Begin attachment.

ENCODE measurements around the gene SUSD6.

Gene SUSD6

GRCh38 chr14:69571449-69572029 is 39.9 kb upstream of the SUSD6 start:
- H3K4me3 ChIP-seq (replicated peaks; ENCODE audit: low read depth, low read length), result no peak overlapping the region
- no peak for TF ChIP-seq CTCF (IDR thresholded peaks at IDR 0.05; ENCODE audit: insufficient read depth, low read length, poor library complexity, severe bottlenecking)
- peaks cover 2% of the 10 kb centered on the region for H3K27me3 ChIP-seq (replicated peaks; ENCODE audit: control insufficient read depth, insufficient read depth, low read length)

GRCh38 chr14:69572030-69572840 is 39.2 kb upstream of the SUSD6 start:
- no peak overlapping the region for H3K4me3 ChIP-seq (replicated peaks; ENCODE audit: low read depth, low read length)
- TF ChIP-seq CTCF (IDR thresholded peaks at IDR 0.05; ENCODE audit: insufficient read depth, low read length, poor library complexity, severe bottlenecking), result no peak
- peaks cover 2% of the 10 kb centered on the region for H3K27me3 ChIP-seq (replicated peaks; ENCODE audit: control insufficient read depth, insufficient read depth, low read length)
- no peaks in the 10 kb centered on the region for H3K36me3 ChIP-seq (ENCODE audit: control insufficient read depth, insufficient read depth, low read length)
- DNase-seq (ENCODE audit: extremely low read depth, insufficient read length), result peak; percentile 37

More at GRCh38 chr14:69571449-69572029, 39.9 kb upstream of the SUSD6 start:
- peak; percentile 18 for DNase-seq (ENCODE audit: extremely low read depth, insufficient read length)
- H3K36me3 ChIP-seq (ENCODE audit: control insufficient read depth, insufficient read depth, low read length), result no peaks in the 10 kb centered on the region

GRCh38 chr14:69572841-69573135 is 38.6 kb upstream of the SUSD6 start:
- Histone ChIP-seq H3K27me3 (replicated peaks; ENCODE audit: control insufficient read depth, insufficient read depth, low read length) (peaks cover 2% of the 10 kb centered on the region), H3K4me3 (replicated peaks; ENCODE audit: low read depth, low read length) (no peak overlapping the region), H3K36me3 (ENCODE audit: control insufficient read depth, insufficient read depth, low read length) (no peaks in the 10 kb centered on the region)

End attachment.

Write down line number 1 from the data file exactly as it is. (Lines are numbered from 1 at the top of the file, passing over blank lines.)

ENCODE measurements around the gene SUSD6.